China Takes the Top Spot
In 2016, Germany's trade volume (imports and exports together) with China overtook that between Germany and the United States for the first time, making China Germany's largest trading partner. The figures were first announced in late January 2017 by the German Chamber of Commerce and Industry (DIHK), and again in late February by the Federal Statistical Office of Germany (Statistisches Bundesamt), and the change in the rankings ignited enthusiasm in the German press.
On January 27, 2017, the headline in Spiegel Online read: "China is Germany's new number one." The report argued that while Donald Trump was closing off the US market, China was rising up to become a new trading superpower. Spiegel Online stated that, "In relation to Germany, the People's Republic has now already reached the top position." On February 24, 2017, Spiegel Online gleefully reported, in an article with the headline, "America Third," that the German economy had "shifted its priorities" and that the US was "no longer the first destination" for trade.
SZ also used the term "number one" to frame China's new position. In this regard, too, the article emphasized that, for Germany, the importance of the US was declining. On February 24, 2017, both FAZ and Zeit Online published articles with nearly identical headlines, including the statement, "China is replacing the US as the most important trade partner." In addition to two reports about China as Germany’s most important trading partner published in January and February, Die Welt also published a guest article in late January written by then Chinese Ambassador Shi Mingde, in which he wrote that for the two economies "win-win is the solution."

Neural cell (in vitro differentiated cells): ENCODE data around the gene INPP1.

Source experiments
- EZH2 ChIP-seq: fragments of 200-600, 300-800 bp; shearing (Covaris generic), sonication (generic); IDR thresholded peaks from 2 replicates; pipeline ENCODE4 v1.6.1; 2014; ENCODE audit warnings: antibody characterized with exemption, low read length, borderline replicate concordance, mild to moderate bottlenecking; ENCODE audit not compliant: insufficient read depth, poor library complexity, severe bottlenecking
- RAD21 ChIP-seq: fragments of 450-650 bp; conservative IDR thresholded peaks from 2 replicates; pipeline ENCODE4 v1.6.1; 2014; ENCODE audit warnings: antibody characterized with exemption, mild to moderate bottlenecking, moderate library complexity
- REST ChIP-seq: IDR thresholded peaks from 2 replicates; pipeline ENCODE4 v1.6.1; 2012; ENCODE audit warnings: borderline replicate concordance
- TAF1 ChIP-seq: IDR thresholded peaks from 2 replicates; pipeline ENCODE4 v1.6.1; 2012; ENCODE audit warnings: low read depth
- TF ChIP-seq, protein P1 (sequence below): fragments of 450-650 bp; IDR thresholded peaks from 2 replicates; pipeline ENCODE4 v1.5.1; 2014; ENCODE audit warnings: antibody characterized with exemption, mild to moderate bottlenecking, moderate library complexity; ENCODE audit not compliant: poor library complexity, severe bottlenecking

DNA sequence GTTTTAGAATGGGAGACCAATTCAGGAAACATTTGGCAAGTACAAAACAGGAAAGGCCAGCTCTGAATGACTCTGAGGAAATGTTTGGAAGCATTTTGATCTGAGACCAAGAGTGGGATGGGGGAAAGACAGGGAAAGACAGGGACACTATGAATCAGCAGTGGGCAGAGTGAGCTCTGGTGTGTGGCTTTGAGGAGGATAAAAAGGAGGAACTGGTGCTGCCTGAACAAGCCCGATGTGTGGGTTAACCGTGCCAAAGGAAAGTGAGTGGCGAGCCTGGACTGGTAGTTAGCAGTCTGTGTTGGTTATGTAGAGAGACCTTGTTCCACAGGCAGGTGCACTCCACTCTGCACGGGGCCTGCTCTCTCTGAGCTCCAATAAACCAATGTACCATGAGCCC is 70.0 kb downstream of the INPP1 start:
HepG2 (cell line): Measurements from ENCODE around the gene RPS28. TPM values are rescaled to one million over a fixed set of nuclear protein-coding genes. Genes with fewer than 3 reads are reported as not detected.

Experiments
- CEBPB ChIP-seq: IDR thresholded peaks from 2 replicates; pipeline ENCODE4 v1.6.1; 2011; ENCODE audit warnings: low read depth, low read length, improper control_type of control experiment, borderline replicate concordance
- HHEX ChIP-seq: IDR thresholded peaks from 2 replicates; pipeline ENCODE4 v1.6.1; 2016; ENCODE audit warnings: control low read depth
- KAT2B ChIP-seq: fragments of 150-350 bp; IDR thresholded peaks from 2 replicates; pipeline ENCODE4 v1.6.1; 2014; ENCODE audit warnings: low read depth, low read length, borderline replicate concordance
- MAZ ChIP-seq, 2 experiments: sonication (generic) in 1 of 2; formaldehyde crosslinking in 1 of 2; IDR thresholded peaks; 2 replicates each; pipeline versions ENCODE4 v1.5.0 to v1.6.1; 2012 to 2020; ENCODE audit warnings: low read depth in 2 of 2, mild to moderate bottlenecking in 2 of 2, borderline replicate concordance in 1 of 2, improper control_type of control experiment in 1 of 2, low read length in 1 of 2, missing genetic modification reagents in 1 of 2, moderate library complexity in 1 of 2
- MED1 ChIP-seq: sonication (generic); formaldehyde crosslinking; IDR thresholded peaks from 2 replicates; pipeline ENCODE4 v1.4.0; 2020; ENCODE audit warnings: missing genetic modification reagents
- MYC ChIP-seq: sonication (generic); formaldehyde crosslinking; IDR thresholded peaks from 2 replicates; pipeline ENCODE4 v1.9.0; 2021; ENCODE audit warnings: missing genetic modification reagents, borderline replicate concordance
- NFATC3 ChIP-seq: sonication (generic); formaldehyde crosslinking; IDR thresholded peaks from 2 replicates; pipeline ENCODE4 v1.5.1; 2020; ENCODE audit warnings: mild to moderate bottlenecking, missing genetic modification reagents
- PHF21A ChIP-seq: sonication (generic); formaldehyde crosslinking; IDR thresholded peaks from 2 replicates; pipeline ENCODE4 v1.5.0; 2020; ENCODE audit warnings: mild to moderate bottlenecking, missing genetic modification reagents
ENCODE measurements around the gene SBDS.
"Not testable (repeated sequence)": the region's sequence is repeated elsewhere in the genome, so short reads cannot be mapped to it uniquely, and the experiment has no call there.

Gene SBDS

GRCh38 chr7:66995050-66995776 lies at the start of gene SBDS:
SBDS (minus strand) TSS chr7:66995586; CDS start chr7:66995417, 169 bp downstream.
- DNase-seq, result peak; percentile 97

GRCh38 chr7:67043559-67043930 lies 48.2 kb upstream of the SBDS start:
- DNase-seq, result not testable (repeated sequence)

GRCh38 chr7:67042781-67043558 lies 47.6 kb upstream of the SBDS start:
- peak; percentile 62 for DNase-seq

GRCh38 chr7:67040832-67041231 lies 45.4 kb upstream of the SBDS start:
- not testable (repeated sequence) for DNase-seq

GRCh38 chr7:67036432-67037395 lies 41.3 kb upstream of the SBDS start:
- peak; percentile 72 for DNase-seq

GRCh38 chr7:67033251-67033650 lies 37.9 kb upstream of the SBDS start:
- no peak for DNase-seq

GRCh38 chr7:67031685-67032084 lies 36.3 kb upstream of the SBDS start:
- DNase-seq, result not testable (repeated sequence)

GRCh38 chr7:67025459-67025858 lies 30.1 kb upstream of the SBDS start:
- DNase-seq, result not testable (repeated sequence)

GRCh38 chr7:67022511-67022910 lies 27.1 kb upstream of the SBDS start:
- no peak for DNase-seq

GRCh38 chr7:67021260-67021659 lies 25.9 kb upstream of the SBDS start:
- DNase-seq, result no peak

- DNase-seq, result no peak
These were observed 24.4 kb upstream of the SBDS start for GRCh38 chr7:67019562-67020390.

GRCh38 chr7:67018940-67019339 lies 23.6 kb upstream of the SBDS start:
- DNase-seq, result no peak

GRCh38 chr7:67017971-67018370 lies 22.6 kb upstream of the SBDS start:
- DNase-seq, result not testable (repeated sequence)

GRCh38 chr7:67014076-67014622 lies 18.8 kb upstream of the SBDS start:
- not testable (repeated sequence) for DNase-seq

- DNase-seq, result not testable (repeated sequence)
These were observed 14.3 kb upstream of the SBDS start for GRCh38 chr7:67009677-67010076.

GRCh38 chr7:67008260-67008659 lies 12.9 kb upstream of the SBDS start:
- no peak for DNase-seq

The importance of the new ranking of trade partners will be discussed in the second part of this article. But the psychological impact of the change was enormous. Following Donald Trump’s inauguration on January 20, 2017, threats of punitive tariffs against important US trading partners such as Germany and China became a reality. For German economic and political decision-makers, this was deeply unsettling. At the World Economic Forum in Davos on January 17, 2017, Chinese President Xi Jinping presented himself before more than 1,000 influential global economic elites as a "guarantor of globalization and free trade" (Handelsblatt), in sharp contrast to Trump.
Beijing used this opportunity to launch a "charm offensive towards Europe and Germany," which was well-received. In February 2017, China announced that it would postpone a statutory sales quota for electric cars by one year, following intervention by the German government and in favor of the German carmakers Volkswagen, Daimler and BMW, which all have production facilities in China. Almost euphorically, Handelsblatt commented:
Since Donald Trump has set the US administration on a more protectionist course at the White House, China and Germany have sought to join forces. Both Beijing and Berlin have a strong interest in advancing globalization and free global trade [...] The two countries are highly interdependent. China became Germany's most important trading partner for the first time in 2016.